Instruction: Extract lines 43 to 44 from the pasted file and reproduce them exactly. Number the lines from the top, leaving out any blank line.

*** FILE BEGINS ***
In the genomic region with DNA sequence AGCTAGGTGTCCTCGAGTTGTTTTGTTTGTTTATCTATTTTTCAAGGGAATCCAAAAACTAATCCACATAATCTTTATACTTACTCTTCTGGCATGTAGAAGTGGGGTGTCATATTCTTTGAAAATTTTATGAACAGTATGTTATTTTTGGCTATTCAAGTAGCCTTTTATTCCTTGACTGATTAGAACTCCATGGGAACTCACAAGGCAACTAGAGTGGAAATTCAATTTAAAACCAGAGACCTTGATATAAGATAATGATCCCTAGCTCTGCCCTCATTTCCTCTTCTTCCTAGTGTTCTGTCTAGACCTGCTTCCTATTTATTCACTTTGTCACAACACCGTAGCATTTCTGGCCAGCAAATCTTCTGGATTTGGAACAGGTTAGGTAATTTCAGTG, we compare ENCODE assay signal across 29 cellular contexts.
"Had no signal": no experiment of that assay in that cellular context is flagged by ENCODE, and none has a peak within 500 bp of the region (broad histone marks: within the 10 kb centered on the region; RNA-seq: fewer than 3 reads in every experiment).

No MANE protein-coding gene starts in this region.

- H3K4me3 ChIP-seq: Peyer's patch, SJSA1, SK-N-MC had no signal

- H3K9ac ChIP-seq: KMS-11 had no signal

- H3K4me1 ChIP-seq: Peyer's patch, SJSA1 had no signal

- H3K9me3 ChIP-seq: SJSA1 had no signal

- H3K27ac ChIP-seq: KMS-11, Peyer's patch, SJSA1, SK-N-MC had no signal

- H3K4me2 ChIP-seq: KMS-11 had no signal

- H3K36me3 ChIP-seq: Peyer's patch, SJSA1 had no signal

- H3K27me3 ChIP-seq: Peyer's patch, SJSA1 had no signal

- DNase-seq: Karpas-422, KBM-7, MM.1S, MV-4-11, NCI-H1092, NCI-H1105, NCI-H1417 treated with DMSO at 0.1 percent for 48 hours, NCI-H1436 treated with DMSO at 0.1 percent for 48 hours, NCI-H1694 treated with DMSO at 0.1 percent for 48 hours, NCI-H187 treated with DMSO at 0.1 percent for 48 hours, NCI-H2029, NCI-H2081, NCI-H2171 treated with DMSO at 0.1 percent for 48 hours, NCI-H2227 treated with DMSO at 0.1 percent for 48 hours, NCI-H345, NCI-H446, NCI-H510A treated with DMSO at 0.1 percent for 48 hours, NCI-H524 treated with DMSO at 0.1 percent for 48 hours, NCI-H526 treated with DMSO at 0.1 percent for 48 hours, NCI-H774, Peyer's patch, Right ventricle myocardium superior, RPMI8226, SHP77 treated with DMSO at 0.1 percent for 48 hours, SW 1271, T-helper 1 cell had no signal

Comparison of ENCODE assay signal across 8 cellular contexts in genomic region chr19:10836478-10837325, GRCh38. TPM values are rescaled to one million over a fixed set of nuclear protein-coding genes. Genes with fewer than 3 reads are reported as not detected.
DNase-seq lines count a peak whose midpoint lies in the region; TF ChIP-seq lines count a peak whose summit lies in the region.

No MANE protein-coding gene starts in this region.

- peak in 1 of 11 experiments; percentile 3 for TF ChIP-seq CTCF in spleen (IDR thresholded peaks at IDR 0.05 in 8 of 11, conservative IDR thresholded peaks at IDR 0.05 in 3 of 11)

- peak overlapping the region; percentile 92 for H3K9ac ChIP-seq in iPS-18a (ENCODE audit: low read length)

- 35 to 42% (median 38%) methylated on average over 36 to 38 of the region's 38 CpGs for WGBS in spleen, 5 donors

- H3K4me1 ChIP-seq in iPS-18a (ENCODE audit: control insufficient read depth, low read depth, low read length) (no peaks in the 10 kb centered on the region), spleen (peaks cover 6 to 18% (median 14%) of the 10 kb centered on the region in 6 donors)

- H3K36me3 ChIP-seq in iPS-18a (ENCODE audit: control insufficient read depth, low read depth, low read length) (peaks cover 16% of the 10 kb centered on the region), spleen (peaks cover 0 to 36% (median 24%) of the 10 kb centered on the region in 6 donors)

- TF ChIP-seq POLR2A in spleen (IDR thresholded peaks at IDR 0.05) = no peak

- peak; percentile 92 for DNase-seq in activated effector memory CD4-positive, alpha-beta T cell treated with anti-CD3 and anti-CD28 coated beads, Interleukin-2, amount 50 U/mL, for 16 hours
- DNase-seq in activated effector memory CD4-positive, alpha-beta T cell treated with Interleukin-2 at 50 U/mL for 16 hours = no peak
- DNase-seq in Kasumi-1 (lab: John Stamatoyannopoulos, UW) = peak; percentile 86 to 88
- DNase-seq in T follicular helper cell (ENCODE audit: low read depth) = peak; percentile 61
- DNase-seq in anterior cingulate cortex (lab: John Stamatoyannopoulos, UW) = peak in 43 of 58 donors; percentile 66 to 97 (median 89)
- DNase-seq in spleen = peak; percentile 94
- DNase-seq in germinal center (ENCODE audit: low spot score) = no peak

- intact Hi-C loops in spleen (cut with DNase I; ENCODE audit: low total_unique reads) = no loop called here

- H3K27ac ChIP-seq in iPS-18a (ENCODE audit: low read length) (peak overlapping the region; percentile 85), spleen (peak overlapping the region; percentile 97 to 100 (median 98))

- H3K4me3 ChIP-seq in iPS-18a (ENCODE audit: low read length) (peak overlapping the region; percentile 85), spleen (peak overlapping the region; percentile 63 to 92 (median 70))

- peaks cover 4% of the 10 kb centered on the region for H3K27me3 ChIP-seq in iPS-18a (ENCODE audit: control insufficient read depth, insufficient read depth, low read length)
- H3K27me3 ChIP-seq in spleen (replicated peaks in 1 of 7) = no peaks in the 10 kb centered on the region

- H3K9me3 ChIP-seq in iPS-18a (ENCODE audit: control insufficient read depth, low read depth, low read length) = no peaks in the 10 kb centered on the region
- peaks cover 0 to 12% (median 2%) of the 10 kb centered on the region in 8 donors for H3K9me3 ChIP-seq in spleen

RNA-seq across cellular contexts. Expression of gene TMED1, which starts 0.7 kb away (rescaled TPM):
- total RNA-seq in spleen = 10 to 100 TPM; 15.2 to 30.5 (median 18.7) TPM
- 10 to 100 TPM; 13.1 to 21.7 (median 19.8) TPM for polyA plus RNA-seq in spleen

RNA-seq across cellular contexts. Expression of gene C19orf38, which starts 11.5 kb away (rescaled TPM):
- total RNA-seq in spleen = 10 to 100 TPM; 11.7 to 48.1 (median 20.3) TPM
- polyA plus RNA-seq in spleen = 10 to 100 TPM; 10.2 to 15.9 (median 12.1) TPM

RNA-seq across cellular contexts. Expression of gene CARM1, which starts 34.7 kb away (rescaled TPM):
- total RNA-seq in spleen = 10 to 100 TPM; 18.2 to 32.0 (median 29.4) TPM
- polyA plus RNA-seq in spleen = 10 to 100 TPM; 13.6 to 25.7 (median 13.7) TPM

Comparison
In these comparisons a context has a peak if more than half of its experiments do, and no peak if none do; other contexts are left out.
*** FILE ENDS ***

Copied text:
- total RNA-seq in spleen = 10 to 100 TPM; 18.2 to 32.0 (median 29.4) TPM
- polyA plus RNA-seq in spleen = 10 to 100 TPM; 13.6 to 25.7 (median 13.7) TPM